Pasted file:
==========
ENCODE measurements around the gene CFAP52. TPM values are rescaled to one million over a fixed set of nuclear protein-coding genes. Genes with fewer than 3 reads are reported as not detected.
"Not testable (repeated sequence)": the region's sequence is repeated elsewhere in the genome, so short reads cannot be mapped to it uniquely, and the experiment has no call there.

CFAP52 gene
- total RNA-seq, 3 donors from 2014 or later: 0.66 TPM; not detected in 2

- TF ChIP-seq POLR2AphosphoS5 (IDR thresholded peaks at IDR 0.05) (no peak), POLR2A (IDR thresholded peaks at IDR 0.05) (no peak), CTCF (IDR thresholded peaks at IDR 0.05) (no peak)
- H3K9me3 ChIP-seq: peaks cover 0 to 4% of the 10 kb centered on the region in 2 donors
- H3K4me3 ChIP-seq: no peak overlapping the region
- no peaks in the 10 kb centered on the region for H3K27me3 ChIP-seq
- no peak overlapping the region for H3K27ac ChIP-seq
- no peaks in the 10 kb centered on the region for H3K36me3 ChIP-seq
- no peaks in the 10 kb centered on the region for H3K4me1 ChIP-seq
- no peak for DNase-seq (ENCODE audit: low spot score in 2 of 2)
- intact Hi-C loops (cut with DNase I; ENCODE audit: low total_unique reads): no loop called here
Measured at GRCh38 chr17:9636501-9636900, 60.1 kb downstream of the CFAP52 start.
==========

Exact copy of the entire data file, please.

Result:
ENCODE measurements around the gene CFAP52. TPM values are rescaled to one million over a fixed set of nuclear protein-coding genes. Genes with fewer than 3 reads are reported as not detected.
"Not testable (repeated sequence)": the region's sequence is repeated elsewhere in the genome, so short reads cannot be mapped to it uniquely, and the experiment has no call there.

CFAP52 gene
- total RNA-seq, 3 donors from 2014 or later: 0.66 TPM; not detected in 2

- TF ChIP-seq POLR2AphosphoS5 (IDR thresholded peaks at IDR 0.05) (no peak), POLR2A (IDR thresholded peaks at IDR 0.05) (no peak), CTCF (IDR thresholded peaks at IDR 0.05) (no peak)
- H3K9me3 ChIP-seq: peaks cover 0 to 4% of the 10 kb centered on the region in 2 donors
- H3K4me3 ChIP-seq: no peak overlapping the region
- no peaks in the 10 kb centered on the region for H3K27me3 ChIP-seq
- no peak overlapping the region for H3K27ac ChIP-seq
- no peaks in the 10 kb centered on the region for H3K36me3 ChIP-seq
- no peaks in the 10 kb centered on the region for H3K4me1 ChIP-seq
- no peak for DNase-seq (ENCODE audit: low spot score in 2 of 2)
- intact Hi-C loops (cut with DNase I; ENCODE audit: low total_unique reads): no loop called here
Measured at GRCh38 chr17:9636501-9636900, 60.1 kb downstream of the CFAP52 start.